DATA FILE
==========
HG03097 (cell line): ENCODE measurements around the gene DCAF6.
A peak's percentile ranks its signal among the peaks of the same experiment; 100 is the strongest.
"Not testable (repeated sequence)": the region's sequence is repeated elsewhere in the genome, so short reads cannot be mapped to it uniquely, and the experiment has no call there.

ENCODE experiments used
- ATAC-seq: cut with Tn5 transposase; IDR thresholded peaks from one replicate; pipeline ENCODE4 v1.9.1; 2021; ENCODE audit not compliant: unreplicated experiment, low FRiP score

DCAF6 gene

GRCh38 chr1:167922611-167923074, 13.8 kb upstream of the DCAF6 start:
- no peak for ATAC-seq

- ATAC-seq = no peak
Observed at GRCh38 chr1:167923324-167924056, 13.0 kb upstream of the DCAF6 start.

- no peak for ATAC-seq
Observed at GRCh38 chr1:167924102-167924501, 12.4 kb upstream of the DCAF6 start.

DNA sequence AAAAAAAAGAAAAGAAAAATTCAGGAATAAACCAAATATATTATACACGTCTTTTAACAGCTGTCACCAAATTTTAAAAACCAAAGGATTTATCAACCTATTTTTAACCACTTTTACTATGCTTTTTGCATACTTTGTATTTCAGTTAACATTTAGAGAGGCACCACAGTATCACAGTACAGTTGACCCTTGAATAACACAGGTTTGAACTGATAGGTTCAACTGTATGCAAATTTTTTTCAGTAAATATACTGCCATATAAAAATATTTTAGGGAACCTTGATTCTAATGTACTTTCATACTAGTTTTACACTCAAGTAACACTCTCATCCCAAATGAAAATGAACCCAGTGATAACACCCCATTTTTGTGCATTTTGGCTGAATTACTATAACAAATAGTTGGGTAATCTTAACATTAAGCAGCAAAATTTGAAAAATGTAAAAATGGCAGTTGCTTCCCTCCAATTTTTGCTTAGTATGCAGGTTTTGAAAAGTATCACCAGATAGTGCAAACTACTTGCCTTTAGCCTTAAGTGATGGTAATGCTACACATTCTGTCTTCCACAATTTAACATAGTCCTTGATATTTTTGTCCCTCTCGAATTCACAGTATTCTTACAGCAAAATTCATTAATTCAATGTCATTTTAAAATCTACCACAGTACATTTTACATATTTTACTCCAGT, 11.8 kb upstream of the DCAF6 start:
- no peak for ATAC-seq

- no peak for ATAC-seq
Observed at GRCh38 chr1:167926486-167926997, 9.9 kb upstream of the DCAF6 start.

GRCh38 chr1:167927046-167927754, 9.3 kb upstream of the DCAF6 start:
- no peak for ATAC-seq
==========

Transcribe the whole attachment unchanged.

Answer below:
HG03097 (cell line): ENCODE measurements around the gene DCAF6.
A peak's percentile ranks its signal among the peaks of the same experiment; 100 is the strongest.
"Not testable (repeated sequence)": the region's sequence is repeated elsewhere in the genome, so short reads cannot be mapped to it uniquely, and the experiment has no call there.

ENCODE experiments used
- ATAC-seq: cut with Tn5 transposase; IDR thresholded peaks from one replicate; pipeline ENCODE4 v1.9.1; 2021; ENCODE audit not compliant: unreplicated experiment, low FRiP score

DCAF6 gene

GRCh38 chr1:167922611-167923074, 13.8 kb upstream of the DCAF6 start:
- no peak for ATAC-seq

- ATAC-seq = no peak
Observed at GRCh38 chr1:167923324-167924056, 13.0 kb upstream of the DCAF6 start.

- no peak for ATAC-seq
Observed at GRCh38 chr1:167924102-167924501, 12.4 kb upstream of the DCAF6 start.

DNA sequence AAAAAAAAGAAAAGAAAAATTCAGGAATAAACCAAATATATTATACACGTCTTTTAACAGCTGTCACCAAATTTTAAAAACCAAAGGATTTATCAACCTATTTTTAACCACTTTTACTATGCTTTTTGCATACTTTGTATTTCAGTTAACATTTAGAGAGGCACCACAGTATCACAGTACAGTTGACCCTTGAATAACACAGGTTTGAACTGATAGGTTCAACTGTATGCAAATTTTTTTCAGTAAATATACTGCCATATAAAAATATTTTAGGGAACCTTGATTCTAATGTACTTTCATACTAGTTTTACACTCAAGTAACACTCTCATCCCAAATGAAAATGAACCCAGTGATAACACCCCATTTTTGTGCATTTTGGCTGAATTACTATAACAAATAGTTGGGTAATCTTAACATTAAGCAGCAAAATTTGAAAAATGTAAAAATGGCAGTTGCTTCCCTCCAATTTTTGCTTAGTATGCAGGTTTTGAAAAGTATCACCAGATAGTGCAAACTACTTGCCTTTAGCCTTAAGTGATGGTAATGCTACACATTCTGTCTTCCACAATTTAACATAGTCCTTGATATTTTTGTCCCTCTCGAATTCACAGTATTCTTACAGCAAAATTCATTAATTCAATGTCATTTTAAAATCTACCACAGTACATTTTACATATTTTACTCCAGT, 11.8 kb upstream of the DCAF6 start:
- no peak for ATAC-seq

- no peak for ATAC-seq
Observed at GRCh38 chr1:167926486-167926997, 9.9 kb upstream of the DCAF6 start.

GRCh38 chr1:167927046-167927754, 9.3 kb upstream of the DCAF6 start:
- no peak for ATAC-seq